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You pretty much know that winter jackets from the usual suspects are gonna be great: Mountain Hardwear, Outdoor Research, Columbia, Marmot, REI, Eddie Bauer (maybe our fave of the big manufacturers), etc. Some are styled a little differently, some have varying degrees of water repellency, the fits can range from boxy to snug, but pick one from the brands you’ve heard of and you’re gonna be happy.

But where’s the fun in that? We’re all about exploring, even when it’s just risking a swing and a miss on a spendy offering from a brand we’d never heard of before. The two below jackets though, are anything but misses.

First, the Amundsen Peak Anorak.

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Yes, it’s expensive. $530. But, and you know there’s a but coming, this is a jacket that you can easily have for the rest of your life. At least, that’s how it feels. It’s a waterproof, stretchy shell that was built for Antarctic expeditions. Built by founder Jørgen Amundsen in fact, a descendant of explorer (and Historical Badass) Roald Amundsen. This isn’t a fur-lined parka, though. It’s a shell meant for fending off snow or driving sleet, over a baselayer of insulation below. There are huge zippered vents below the arms to dump heat. Because it’s assumed you’ll have a backpack, the main pocket is across the chest so it’s not blocked by a hip belt. The hood is meant to cinch around a helmet. The quality is remarkable, with tough seams, water-tight zippers, and a pleasing heft.

I wear it while snowshoeing, Nordic skiing in terrible weather, or as a rain shell when it’s bitterly cold. I will use it for those things until I can’t do them anymore, because I have little doubt this jacket will outlive me. I’d rather pay $500 for this jacket once, than buy a new shell for $200 every five or so years. • BUY $529

Then, for truly, truly cold weather, I’m a very big fan of the Minnesota-based Askov Finlayson Winter Parka. I’m also a big fan of their approach to sustainability. The parka itself uses recycled insulation, which is great, but the entire brand is built around removing more carbon from the atmosphere than they produce. They count all of the emissions related to the manufacture, sale, and shipping of their apparel, including employee commutes, and then purchase enough credits to offset those emissions by 110%.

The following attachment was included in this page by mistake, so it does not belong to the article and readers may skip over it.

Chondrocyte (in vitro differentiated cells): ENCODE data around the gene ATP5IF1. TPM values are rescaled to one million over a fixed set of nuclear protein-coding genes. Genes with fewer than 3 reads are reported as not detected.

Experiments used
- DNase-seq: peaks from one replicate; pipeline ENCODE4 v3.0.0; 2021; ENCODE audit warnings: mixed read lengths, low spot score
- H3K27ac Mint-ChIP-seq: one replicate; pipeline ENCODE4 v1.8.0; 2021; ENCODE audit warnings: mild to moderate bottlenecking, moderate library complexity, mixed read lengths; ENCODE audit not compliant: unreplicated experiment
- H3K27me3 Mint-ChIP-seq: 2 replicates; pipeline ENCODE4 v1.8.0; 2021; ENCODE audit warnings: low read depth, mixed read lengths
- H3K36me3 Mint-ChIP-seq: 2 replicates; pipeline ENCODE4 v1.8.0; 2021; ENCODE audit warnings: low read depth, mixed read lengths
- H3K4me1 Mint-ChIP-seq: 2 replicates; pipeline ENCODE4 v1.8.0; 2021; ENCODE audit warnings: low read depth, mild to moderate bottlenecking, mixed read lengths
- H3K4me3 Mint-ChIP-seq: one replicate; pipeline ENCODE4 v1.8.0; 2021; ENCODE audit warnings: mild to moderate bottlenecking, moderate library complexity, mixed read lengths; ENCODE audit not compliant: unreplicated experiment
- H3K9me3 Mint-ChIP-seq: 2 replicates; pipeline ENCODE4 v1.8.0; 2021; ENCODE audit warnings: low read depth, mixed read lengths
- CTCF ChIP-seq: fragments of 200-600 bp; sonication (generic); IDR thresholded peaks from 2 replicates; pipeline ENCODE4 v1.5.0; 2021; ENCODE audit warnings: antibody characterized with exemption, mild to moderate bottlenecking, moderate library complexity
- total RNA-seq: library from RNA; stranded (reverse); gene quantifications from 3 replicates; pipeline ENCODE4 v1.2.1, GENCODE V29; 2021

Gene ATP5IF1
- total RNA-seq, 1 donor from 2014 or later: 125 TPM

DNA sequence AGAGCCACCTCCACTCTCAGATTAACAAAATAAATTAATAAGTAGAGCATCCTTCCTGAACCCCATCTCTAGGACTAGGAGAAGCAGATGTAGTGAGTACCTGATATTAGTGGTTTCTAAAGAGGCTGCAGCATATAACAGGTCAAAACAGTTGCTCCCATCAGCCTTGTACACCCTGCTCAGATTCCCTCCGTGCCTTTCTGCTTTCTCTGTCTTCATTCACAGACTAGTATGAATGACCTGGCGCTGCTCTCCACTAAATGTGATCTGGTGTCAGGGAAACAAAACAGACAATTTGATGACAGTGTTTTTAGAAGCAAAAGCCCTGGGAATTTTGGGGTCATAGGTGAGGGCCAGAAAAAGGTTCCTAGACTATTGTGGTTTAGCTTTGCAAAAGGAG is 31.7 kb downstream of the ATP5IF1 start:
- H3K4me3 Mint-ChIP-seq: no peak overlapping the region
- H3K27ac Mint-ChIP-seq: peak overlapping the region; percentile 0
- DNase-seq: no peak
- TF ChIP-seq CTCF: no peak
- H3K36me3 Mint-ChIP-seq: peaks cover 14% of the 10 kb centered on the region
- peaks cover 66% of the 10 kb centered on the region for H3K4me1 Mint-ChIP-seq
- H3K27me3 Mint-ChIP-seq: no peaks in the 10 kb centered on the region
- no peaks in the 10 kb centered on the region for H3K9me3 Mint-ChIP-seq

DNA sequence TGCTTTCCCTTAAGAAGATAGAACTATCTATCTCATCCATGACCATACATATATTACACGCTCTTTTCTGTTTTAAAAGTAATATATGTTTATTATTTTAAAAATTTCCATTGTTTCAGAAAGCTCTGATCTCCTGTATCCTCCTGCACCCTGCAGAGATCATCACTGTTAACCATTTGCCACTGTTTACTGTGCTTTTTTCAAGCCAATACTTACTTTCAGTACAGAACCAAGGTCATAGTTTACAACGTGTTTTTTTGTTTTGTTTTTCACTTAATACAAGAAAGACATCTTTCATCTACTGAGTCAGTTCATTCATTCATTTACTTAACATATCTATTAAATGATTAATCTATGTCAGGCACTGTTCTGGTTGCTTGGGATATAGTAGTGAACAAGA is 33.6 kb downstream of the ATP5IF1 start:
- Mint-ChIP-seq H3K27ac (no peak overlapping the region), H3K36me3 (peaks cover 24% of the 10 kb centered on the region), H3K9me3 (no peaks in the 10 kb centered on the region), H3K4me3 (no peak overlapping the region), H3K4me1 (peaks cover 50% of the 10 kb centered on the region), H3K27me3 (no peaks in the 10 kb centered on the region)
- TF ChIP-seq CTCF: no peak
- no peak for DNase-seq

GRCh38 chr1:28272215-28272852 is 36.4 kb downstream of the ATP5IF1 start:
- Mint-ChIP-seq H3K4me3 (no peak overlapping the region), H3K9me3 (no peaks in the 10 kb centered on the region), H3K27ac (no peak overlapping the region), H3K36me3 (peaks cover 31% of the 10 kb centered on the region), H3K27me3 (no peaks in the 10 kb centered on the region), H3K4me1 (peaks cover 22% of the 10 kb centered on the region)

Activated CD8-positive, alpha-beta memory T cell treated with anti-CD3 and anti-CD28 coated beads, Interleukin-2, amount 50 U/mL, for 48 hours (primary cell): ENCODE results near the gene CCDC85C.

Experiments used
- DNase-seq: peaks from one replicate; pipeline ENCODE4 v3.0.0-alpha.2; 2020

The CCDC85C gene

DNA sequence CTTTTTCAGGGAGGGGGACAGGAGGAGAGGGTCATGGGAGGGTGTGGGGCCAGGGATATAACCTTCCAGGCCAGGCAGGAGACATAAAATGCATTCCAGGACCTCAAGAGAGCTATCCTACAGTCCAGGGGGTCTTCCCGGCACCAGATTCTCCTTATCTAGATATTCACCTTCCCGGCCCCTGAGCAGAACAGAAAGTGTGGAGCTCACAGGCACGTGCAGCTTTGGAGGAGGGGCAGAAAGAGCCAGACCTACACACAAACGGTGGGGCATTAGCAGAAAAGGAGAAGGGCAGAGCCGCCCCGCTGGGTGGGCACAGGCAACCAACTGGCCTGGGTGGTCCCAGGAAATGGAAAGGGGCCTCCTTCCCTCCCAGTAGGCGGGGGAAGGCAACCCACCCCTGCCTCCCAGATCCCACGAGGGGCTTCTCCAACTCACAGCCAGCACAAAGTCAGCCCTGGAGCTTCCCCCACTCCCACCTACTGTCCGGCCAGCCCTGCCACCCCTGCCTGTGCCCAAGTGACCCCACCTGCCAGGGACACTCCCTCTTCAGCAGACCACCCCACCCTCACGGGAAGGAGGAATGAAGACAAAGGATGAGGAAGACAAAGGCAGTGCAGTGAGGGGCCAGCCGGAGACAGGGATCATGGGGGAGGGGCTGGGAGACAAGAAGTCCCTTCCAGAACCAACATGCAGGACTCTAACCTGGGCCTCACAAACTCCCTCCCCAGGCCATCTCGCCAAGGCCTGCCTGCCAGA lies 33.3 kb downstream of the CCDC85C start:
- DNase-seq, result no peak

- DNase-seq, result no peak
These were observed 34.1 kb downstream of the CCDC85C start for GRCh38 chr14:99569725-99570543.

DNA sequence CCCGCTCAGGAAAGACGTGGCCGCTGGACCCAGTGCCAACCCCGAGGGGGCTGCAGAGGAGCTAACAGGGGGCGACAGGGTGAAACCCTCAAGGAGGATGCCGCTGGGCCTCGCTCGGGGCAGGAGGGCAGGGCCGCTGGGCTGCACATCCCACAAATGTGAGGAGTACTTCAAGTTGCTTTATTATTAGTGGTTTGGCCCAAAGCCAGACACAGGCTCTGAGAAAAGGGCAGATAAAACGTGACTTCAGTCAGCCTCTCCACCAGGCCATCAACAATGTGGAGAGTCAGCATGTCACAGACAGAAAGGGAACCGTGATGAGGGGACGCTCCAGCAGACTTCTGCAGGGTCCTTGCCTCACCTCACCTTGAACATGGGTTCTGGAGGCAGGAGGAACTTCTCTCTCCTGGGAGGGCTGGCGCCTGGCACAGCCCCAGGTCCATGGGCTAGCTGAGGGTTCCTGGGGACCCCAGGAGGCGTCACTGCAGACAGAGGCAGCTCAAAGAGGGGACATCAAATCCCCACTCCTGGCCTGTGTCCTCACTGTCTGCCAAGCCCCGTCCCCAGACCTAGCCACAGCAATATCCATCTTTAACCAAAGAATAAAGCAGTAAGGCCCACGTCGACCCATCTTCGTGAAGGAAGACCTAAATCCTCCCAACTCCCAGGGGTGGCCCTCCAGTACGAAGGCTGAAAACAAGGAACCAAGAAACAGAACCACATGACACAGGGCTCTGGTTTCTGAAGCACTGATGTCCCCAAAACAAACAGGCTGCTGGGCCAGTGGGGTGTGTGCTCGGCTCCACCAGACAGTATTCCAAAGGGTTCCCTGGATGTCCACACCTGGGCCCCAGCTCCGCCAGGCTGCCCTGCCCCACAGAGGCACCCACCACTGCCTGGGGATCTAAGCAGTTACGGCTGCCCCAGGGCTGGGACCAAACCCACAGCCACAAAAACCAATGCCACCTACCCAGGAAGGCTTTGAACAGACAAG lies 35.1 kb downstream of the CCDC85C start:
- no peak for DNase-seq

As for the jacket, it’s insulated with 3M’s Thinsulate, a recycled polyester that feels like down. Tested to minus-20 Fahrenheit, I’ve comfortably worn it over a simple wool shirt and been plenty warm just sitting around in temperatures in the high teens. It’s not technically 100% waterproof, but it’s DWR-treated, and has a waterproof membrane sewn into the fabric, so wet snow, even light rain is not a problem. The hood is big, soft, and covers up to your chin, sealing in warmth. It’s a long parka, too, extending to the tops of your thighs for max core warmth. I use it when I know I’m going to be stationary or just walking in brutal cold. Honestly, lately, it’s been by the front door for having a beer outside at the pub at night when the temps are in the high 30s. Bonus: It comes with a Faraday pouch for your phone, so you can have it with you, but not receive calls, if you’re out there to get away from everything. Double Bonus: You can wear it for a full winter and if you don’t like it, they’ll take it back and refund your purchase. • BUY Mens: $495; Women’s $395

Or maybe you prefer the known quantity

We like the Outdoor Research Super Alpine Down Parka for its warmth, coverage, and light weight (about 1.5 pounds). Plus, it’s on sale for $279.

Mountain Hardwear’s Firefall/2 Insulated Parka is warm, long, and waterproof for ski expeditioning. On sale for $213.

The Patagonia Isthmus 3-in-1 jacket is a parka that has a removable outer shell with a fleece jacket below that can handle just about any weather you throw at it. $349

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